By Amy Jackson
If art had a voice, what would it say? This generally leaves the “artistically challenged” clueless. Those who have creativity exploding in their DNA know exactly what art would say. In Professor Dennis Applebee’s exhibit, Variations, art instead sings. From the moment the viewer steps into the gallery, the music is deafening. Variations will leave the passionless viewer brimming and the passionate viewer stirred.
According to Applebee, he has investigated the liaison between music, language, and mathematics for a decade. Applebee finds these particular subjects compelling. He is also interested in how people seem to move effortlessly through mathematics, language, and music.
Applebee uses historical periods and structures as muses for the collages in Variations. Influences from the Greeks, Egyptians, and the Renaissance are imprinted into the pieces. For example, he uses a pyramid and a Greek labyrinth in his collection. Variations is a voyage taken by the both artist and the spectator. In fact, Applebee describes, “The process of creating Variations was like a labyrinth.” As a whole, the collection is a journey of creation and contemplation. The horizontal and vertical lines express rhythm and shape. All of the collages in Variations are balanced and symmetrical. Applebee actually used a Beethoven sonata to format the collages of Variations.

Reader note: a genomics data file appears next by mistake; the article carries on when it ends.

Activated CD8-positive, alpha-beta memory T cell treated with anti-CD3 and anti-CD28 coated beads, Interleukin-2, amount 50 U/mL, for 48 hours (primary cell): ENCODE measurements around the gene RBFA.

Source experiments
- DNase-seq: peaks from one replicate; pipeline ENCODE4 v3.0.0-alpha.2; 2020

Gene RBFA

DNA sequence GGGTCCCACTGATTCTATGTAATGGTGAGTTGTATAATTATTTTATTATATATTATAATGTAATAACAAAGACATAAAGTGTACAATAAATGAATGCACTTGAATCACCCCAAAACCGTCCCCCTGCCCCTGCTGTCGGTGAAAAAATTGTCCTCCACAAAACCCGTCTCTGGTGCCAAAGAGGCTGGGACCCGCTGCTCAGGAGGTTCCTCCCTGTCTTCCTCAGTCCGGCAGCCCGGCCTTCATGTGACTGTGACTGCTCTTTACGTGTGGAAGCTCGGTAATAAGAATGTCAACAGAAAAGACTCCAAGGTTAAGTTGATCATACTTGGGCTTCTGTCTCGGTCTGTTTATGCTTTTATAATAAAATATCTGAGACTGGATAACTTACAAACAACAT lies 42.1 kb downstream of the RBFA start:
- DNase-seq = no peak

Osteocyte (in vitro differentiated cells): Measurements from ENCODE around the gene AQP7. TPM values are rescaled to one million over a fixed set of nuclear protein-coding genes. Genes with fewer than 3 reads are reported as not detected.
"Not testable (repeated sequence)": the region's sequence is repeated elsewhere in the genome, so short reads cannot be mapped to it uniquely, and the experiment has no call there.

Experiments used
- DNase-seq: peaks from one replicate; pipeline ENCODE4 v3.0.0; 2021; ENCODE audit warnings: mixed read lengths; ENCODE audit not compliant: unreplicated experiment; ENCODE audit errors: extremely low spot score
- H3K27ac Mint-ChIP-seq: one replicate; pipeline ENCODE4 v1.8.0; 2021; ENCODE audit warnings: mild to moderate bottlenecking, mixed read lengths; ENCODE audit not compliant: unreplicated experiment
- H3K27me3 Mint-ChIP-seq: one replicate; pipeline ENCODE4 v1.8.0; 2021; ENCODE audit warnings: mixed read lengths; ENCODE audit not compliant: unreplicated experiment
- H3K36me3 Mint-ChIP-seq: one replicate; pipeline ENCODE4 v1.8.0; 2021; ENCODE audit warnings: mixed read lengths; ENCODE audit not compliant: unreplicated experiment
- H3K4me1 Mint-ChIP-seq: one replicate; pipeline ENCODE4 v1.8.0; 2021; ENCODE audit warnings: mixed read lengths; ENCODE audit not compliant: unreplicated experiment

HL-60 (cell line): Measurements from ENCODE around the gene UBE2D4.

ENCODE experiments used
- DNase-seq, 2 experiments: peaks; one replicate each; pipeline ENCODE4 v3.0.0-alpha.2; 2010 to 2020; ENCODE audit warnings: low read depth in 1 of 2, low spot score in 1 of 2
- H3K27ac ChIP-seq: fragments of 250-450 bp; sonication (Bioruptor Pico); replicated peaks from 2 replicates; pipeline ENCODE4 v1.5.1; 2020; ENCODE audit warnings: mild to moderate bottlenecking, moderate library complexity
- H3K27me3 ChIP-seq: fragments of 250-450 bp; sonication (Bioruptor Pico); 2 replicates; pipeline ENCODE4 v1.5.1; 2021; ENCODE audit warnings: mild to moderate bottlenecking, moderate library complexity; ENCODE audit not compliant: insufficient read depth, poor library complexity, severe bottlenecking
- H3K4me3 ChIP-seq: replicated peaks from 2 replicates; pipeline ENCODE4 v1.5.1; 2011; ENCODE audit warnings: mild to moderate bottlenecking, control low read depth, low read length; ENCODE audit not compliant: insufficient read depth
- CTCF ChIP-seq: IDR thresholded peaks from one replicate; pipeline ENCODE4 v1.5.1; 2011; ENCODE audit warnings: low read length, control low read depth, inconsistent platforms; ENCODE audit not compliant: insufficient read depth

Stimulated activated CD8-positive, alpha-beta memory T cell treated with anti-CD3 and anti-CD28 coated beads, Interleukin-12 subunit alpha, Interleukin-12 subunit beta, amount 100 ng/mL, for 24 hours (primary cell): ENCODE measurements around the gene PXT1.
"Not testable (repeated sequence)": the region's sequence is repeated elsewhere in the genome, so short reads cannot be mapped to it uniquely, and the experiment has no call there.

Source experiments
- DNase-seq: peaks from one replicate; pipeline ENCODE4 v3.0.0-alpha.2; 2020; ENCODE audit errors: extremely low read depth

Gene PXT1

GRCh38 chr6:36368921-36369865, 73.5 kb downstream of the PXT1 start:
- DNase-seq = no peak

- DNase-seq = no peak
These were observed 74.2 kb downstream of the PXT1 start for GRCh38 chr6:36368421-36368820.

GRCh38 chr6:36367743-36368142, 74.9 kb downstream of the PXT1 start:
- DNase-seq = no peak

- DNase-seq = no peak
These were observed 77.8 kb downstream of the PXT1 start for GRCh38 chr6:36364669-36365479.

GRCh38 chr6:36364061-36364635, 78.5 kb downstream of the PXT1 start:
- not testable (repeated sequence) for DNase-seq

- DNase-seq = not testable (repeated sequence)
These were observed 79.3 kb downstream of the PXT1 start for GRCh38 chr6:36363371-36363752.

I was immediately drawn to Variation: spiral. It was like being Alice when she falls suddenly into Wonderland. If a viewer stares too long at spiral, it is overwhelming and can make you feel dizzy. I found it particularly interesting that Applebee used music notes as his choice of medium. I felt that Variation: turn represents how music leads people into different directions. In contrast, however, Variation: weave points to the fact that we are all pieced together by music. This tension gave the whole collection an ambiance of mystery and spontaneity.
Overall, Variations was wonderfully aesthetic. Works such as Variation: two parts appeared both brooding and whimsical due to the light and dark hues. Applebee’s exhibit also forces viewers to look for individual pieces instead of just focusing on the whole. It does, indeed, challenge its viewer to reach beyond the surface of one’s own mind and the image itself. Applebee based the collection on music, but he did not necessarily want it to be viewed as a musical page. Applebee likes to create collages because he can make something new out of something that already exists. In his own words:
“These pieces should not be interpreted as an articulation of any real identifiable place. But they are meant to invoke a sense of the intuitive and harmonious relationships that are created as we arrange, and are simultaneously arranged by the spaces we inhabit.”
Variations will be on display until October 2, 2009 in the Valeria McCullough Murphey Art Building Gallery. The gallery is open Monday through Friday 10a.m.-12 p.m. and 12:30-5 p.m.